In this Episode I talked about my experience with the podcast: Pocket Money by Finder. This show is a grab bag of differing aspects of economics, some might apply to your life and some might just be designed to provide interesting insight to a financial world you may never have contemplated.
PodApplaud- Pocket Money
Welcome to PodApplaud, the Monday through Friday podcast that aims to enable your Podcast habit. I’m your host Seb, and today we are going to dig into the podcast: Pocket Money, by Finder.
Pocket Money is an eclectic podcast all about economics. All crevices of the economy from the mundane money handling of the everyman to the exotic economics of being an aussie footballer in the Australian Football League. The are currently 7 episodes out and new episodes seem to be coming out every two weeks. The show ranges from about 25 to 45 minutes long. There is no listening order, so you can pick an episode that’s as long or short as the time you have free to listen.
This is my first episode back from my vacation in Japan. As much as I wanted to catch up on my favorite shows, when I opened my podcast app, Pocket Money was in the trending tab so I decided to check it out. I don’t listen to many financial shows so this may be a little out of my wheelhouse. What is in my wheelhouse is aussie podcasts for some reason. So Pocket Money checks off that box. The accents always force me to listen more actively I think. Either way the the hosts Sally McMullen and Marc Terrano are enjoyable hosts who have a bit of fun with the show and keep it flowing smoothly beginning to end. I can’t find any flaws in the audio, even the guest voices sound pretty good which is nice because a lot of show have guests phone or skype in which can sound quite poor. Speaking of which they get pretty interesting guests on the show. Like I hinted at before we go into the financial world of an aussie footballer with pro athlete Phil Davis. We learn about prenups and the finances of broken relationships with Family Law specialist Fidan Shevket, and the world of freemium and pay to play gaming with Chris Stead. Each episode holds some intriguing information, the more you are into the topic at hand the more interesting you will find any particular episode. In particular I really enjoyed the first episode that touched upon an early retirement strategy known as the FIRE movement AKA the Financial Independence Retire Early movement.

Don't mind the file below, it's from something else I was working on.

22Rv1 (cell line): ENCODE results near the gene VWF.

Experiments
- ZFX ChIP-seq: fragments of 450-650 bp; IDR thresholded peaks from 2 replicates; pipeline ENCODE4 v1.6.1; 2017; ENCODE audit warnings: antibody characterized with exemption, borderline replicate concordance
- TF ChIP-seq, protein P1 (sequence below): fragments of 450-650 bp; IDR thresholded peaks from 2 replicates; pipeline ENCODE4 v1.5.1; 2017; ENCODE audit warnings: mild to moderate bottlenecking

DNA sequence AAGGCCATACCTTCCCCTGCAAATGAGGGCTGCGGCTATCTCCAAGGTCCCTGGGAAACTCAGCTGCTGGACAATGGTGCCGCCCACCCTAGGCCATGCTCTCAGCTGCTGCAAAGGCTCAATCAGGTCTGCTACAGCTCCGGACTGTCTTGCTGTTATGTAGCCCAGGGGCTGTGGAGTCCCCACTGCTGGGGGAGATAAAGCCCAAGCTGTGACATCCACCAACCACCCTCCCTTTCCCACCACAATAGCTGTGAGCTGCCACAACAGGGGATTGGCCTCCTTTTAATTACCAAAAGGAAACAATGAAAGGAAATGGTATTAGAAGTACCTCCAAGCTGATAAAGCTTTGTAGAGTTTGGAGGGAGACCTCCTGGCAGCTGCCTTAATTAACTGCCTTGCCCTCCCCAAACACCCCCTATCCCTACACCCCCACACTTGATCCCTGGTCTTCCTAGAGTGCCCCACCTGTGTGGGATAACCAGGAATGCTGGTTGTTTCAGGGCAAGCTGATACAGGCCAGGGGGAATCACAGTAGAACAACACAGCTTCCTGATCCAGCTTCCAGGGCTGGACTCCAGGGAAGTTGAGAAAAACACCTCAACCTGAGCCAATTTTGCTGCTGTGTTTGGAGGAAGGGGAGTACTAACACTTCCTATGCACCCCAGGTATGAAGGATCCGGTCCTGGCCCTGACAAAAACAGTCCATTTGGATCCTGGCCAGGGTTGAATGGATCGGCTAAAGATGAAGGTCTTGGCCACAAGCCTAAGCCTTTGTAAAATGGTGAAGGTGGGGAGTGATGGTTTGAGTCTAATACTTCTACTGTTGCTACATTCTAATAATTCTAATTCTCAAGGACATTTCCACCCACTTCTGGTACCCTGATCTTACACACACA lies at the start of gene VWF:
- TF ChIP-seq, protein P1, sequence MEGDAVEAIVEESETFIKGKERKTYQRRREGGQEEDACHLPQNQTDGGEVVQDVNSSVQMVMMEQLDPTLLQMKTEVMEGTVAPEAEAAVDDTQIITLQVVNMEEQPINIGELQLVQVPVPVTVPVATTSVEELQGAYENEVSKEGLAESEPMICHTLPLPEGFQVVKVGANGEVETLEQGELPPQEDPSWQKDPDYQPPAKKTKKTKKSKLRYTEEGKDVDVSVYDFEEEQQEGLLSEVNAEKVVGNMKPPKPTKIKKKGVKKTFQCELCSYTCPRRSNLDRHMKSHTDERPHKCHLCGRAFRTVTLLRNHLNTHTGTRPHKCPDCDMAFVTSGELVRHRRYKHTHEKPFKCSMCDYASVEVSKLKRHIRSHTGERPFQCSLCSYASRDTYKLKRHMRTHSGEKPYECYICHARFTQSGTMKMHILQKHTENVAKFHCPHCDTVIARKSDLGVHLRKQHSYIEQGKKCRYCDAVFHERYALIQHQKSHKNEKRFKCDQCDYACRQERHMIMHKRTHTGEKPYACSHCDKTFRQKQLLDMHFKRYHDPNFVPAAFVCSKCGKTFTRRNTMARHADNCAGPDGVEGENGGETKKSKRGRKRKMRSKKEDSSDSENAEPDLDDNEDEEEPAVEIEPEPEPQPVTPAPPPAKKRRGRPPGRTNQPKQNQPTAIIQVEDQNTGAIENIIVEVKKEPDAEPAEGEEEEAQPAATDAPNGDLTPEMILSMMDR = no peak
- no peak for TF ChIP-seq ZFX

I often find shows like Pocket Money that cast a wide net when it comes to their topics it can be hard to rate the whole podcast. I like certain episodes while some episodes don’t capture my attention the same way. A perfect show would force me to become invested in something I never really cared about before. This show had consistent quality in each episode, but some bored me a bit. What I do appreciate a lot is when shows have really good episode notes so you can tell whether or not an episode will grip you before you’ve invested time into listening to a portion of it. Pocket Money has great show notes so that is definitely a plus.
Well here on PodApplaud I rate shows on a 1-5 scale, 1 is silence, 2 is a slow clap, 3 is applause, 4 is a round of applause, and 5 of course is a standing ovation! I’d give Pocket Money a ⅗ In an era where every company is making their own podcast, Pocket Money is squarely amongst the better half of the bunch. I might stay subscribed to this show, but will likely be listening to about one third or half of the new episodes. If you are particularly into economics or finance I would recommend the show to you. If you are looking for a way to better handle your personal finances or manage money this show isn’t quite what you’re looking for although there will be some useful episodes you can tune into.
That’s been the show for today, I hope you found it valuable If you wish to reach out or follow me, you can find me on twitter @podapplaud that way next time I disappear on vacation for two weeks you’ll know about it. Or send an email to firstname.lastname@example.org Thank you for listening, and please tune in again.